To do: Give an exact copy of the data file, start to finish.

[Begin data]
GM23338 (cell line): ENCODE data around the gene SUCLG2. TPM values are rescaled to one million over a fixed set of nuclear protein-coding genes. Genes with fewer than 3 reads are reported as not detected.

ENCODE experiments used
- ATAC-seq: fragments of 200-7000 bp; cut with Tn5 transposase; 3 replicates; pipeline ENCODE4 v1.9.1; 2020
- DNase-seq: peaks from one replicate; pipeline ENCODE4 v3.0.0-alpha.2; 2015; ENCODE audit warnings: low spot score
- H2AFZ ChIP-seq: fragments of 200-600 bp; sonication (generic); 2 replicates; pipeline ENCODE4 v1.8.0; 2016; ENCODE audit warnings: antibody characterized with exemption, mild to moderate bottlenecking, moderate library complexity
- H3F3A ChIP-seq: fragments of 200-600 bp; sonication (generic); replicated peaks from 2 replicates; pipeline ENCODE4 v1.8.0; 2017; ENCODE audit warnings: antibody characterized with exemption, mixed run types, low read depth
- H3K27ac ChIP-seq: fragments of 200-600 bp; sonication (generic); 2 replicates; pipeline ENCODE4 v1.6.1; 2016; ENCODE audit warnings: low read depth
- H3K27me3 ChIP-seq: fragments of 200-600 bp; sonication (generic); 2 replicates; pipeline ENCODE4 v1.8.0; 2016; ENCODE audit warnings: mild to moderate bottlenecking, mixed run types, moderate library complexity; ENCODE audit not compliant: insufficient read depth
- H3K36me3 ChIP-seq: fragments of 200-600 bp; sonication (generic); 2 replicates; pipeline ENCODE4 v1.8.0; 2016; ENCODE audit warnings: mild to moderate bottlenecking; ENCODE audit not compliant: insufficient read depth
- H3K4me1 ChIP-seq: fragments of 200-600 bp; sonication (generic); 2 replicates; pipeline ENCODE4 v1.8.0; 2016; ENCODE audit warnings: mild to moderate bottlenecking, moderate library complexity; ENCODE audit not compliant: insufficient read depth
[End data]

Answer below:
GM23338 (cell line): ENCODE data around the gene SUCLG2. TPM values are rescaled to one million over a fixed set of nuclear protein-coding genes. Genes with fewer than 3 reads are reported as not detected.

ENCODE experiments used
- ATAC-seq: fragments of 200-7000 bp; cut with Tn5 transposase; 3 replicates; pipeline ENCODE4 v1.9.1; 2020
- DNase-seq: peaks from one replicate; pipeline ENCODE4 v3.0.0-alpha.2; 2015; ENCODE audit warnings: low spot score
- H2AFZ ChIP-seq: fragments of 200-600 bp; sonication (generic); 2 replicates; pipeline ENCODE4 v1.8.0; 2016; ENCODE audit warnings: antibody characterized with exemption, mild to moderate bottlenecking, moderate library complexity
- H3F3A ChIP-seq: fragments of 200-600 bp; sonication (generic); replicated peaks from 2 replicates; pipeline ENCODE4 v1.8.0; 2017; ENCODE audit warnings: antibody characterized with exemption, mixed run types, low read depth
- H3K27ac ChIP-seq: fragments of 200-600 bp; sonication (generic); 2 replicates; pipeline ENCODE4 v1.6.1; 2016; ENCODE audit warnings: low read depth
- H3K27me3 ChIP-seq: fragments of 200-600 bp; sonication (generic); 2 replicates; pipeline ENCODE4 v1.8.0; 2016; ENCODE audit warnings: mild to moderate bottlenecking, mixed run types, moderate library complexity; ENCODE audit not compliant: insufficient read depth
- H3K36me3 ChIP-seq: fragments of 200-600 bp; sonication (generic); 2 replicates; pipeline ENCODE4 v1.8.0; 2016; ENCODE audit warnings: mild to moderate bottlenecking; ENCODE audit not compliant: insufficient read depth
- H3K4me1 ChIP-seq: fragments of 200-600 bp; sonication (generic); 2 replicates; pipeline ENCODE4 v1.8.0; 2016; ENCODE audit warnings: mild to moderate bottlenecking, moderate library complexity; ENCODE audit not compliant: insufficient read depth